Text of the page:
A Tale of Two Wonderworkers: St. Nicholas of Myra in the Writings and Life of St. Thomas Aquinas
By Peter A. Kwasniewski
Angelicum, Vol. 82 (2005)
Abstract: As biographers of St. Thomas have often observed, the personality and interior life of the Angelic Doctor must be judged by signs, stories, and silences, since he himself left us no Confessions, no Apologia Pro Vita Sua. Yet, as recent authors like Jean-Pierre Torrell have demonstrated, a patient search uncovers many clues in the saint’s writings, clues that offer valuable insights into his life and work. One subject that has never been closely investigated is the saint’s relationship to another famous saint, Nicholas of Myra, on whose feast in 1273 Thomas experienced the mystical vision that led to the definitive cessation of his writings. In this article I argue that the date of the vision was no mere coincidence: a closer look hints at deep connections between the medieval mendicant and the beloved bishop. One fascinating piece of evidence is a Parisian university sermon preached in honor of St. Nicholas by Friar Thomas during his second regency (so, on December 6, 1269, 1270, or 1271) — a sermon that has only recently been discovered. This sermon is given to the public for the first time, in the form of a translation made from the provisional critical edition and appended to this article.
Introduction: “The theology of St. Thomas is easily distorted,” Père Garrigou-Lagrange once wrote, “if we misplace the emphasis on what is secondary and material, thus explaining in a banal manner and without due proportion what is formal and principal in it. By so doing we fail to see the glowing summit that should illumine all the rest.” What is this “glowing summit”? As a mountain face or a building’s façade can look quite different at different hours of the day, from dawn to noontide to gloaming—an effect brilliantly conveyed in Monet’s successive paintings of the façade of Rouen Cathedral—so, too, does the landscape of Aquinas’s theology offer many different views of its elevations to those who gaze out over it. To one, the summit that stands out is the metaphysics of esse inspired by the God who declared Ego sum qui sum; to another, it is the primacy of charity or of the common good; to yet another, the mystery of the Incarnation, with its crowning events in the Paschal Triduum and their perpetual presence in the Mystical Body. Speaking of St. Thomas’s doctrine, all of these statements have their truth. Speaking of St. Thomas’s life, however, surely the glowing summit was the overwhelming vision granted him near the end of his earthly pilgrimage, on the Feast of St. Nicholas in the year 1273, an ineffable “suffering of divine things” that can be taken as the symbol, summit, and completion of his life’s labors.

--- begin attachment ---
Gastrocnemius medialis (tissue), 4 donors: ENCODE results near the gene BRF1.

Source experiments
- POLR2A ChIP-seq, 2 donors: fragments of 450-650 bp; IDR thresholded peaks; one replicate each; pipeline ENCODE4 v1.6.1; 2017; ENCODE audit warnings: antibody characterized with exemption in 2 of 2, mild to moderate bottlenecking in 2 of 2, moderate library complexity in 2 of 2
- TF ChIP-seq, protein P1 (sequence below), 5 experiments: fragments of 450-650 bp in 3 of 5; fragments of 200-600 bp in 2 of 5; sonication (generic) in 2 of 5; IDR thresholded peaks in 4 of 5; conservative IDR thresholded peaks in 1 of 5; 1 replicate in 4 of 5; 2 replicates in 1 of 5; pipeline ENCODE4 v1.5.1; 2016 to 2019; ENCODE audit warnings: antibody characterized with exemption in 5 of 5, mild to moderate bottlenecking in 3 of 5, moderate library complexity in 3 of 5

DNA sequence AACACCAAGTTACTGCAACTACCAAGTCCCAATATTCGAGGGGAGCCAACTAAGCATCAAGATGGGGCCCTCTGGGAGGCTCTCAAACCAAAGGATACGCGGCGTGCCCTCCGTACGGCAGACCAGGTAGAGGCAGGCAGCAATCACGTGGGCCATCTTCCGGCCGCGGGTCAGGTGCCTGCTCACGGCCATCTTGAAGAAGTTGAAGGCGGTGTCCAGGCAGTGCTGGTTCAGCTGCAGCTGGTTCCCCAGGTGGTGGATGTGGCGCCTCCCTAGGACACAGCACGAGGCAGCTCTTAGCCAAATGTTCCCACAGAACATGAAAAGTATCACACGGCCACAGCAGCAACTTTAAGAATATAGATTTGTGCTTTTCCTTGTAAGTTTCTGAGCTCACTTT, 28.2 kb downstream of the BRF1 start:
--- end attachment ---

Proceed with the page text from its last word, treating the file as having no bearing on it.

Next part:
In an earlier article, I tried to show the biographical and theological significance of this mystical experience. Here, I shall argue that there is a more than passing connection between the divine crowning of St. Thomas’s life and the devotional cultus of St. Nicholas. I will examine texts of Aquinas in which Nicholas is explicitly mentioned, giving special attention to a sermon preached by the former in honor of the latter—a most unusual and precious document whose very existence has only been known to a few specialists, since the text itself has never been published. The Leonine critical edition of the sermons is nearing completion, but meanwhile, and for the purposes of a better diffusion, a translation of the sermon in question has been appended. Having reviewed the documentary evidence, I shall then devote the remainder of the article to building up a plausible case for discerning, with the eyes of faith, the marks of the holy bishop’s decisive intervention in the event that led to the silence of St. Thomas.